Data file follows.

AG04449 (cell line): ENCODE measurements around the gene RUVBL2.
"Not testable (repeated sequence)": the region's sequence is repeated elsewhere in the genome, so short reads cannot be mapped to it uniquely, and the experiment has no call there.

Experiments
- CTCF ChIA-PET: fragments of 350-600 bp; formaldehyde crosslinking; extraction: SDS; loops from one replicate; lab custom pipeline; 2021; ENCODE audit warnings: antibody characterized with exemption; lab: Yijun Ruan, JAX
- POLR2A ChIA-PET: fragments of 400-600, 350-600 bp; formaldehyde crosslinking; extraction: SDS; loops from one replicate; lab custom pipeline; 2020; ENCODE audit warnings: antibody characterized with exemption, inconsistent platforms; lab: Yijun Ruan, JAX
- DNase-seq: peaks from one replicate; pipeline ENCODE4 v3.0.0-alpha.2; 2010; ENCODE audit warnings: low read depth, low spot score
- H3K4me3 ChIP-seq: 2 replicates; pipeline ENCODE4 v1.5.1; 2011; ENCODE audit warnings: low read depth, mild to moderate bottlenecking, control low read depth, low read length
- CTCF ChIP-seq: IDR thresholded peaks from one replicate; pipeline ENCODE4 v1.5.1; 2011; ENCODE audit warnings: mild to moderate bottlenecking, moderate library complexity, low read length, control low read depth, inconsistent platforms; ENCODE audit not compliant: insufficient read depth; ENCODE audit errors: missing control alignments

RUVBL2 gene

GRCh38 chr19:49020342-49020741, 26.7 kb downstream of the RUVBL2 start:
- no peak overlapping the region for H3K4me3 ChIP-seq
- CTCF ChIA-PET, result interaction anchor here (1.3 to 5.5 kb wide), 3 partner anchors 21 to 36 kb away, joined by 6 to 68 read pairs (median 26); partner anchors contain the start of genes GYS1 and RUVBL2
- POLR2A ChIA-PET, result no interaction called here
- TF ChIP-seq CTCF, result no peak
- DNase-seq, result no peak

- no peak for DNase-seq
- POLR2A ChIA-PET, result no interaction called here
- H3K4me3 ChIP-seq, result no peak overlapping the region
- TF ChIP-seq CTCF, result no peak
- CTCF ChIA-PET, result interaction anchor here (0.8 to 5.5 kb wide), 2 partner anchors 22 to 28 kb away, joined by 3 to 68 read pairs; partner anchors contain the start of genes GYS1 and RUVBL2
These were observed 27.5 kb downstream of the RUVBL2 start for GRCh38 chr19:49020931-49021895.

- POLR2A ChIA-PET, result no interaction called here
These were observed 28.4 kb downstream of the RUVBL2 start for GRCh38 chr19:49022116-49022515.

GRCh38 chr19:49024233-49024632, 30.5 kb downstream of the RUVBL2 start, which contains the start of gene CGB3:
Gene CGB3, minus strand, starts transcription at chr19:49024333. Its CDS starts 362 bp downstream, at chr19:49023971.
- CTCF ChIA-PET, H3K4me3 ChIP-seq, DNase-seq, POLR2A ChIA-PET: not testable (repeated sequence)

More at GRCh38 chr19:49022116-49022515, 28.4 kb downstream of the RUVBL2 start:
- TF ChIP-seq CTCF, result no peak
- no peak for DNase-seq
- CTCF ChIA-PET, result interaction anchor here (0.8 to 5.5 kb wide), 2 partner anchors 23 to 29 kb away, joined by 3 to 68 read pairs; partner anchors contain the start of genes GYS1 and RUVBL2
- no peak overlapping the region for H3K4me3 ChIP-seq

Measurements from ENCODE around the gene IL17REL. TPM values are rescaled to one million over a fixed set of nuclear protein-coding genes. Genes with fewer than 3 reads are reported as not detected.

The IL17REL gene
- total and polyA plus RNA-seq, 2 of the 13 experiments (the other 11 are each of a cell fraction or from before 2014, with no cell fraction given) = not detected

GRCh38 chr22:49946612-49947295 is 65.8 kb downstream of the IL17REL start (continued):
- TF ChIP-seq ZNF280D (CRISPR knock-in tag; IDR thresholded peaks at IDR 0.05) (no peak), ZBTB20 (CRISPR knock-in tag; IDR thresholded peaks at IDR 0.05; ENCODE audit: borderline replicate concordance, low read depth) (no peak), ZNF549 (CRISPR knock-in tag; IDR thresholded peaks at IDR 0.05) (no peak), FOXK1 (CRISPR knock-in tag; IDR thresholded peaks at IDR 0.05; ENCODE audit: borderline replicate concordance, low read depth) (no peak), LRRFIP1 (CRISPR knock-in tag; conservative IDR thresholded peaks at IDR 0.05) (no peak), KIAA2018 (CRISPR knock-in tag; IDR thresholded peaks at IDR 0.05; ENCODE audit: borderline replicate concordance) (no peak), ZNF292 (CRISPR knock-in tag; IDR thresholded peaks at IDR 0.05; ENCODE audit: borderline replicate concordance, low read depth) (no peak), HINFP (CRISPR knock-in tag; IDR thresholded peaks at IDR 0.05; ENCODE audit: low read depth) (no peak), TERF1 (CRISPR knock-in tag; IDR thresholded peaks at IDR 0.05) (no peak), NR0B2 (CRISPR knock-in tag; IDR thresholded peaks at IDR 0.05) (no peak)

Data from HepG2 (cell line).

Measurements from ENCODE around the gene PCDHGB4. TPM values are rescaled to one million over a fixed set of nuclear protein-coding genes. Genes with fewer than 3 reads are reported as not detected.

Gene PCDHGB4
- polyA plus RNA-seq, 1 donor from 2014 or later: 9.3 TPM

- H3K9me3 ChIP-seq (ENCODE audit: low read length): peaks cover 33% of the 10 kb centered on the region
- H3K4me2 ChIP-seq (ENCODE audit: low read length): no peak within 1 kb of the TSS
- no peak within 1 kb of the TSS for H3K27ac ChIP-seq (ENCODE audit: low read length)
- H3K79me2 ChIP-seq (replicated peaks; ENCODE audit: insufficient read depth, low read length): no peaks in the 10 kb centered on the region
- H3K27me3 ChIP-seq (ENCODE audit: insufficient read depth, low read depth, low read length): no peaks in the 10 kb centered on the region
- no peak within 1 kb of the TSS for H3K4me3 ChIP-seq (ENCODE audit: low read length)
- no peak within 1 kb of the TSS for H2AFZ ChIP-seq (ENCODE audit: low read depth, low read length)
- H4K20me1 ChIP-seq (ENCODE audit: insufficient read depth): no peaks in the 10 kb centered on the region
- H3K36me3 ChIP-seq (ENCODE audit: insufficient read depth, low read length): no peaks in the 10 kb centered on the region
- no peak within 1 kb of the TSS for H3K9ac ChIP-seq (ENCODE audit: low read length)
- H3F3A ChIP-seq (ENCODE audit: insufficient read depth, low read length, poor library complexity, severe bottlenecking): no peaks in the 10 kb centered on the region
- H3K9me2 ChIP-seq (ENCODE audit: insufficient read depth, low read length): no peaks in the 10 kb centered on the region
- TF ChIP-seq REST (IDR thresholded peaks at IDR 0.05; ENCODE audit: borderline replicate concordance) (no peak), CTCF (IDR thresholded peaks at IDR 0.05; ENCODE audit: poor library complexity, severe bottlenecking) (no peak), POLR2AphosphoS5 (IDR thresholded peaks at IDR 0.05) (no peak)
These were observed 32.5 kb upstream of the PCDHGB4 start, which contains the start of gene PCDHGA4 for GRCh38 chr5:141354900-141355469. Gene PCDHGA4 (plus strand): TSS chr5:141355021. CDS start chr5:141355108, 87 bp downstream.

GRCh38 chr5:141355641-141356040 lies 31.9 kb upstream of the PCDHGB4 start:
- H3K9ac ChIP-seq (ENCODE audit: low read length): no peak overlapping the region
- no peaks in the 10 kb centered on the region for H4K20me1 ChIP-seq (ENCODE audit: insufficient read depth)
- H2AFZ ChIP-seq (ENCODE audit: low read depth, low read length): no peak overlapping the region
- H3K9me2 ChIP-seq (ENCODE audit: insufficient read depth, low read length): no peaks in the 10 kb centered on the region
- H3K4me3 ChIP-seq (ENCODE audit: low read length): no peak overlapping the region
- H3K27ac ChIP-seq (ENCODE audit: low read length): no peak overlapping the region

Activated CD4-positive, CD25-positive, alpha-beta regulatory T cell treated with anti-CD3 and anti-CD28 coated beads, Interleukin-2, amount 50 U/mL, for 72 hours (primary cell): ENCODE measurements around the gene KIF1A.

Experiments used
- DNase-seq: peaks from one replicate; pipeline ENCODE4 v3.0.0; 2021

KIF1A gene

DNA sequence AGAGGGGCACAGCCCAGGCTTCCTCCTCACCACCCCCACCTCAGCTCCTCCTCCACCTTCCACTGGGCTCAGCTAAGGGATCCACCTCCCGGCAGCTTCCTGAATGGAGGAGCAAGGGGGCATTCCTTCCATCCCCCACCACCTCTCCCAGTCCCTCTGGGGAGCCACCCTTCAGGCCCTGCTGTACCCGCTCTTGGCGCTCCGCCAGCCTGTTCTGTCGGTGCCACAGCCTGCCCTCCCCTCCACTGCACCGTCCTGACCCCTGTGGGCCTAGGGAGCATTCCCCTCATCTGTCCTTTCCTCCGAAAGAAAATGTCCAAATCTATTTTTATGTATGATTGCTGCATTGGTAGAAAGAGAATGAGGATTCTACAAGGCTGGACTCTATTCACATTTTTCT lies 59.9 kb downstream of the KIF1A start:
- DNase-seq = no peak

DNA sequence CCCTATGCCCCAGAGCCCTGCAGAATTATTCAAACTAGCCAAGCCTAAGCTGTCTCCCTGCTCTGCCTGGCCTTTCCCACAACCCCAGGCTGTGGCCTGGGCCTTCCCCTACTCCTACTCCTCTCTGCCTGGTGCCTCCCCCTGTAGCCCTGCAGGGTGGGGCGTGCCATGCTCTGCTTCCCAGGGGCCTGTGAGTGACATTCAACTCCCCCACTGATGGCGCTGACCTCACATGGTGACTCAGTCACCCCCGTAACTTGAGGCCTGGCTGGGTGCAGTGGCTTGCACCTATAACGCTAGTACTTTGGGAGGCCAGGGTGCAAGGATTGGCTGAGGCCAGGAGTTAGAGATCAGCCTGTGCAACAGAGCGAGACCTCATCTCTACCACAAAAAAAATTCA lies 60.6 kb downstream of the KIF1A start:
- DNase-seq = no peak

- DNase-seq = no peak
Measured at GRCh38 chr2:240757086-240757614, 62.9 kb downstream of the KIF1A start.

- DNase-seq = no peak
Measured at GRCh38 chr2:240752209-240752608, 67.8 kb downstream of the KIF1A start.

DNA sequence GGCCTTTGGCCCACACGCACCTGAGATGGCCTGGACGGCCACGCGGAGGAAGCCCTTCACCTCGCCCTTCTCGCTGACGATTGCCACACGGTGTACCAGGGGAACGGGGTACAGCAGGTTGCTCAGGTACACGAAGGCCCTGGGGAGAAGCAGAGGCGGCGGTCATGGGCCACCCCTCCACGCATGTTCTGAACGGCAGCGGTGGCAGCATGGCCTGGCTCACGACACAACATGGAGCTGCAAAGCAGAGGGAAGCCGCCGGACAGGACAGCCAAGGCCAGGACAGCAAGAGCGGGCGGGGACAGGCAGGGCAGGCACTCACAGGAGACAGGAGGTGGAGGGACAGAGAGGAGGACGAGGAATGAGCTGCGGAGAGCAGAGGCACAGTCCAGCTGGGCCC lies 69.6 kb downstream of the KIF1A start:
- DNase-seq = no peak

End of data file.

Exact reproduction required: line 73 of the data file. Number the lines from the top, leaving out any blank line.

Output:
Measured at GRCh38 chr2:240752209-240752608, 67.8 kb downstream of the KIF1A start.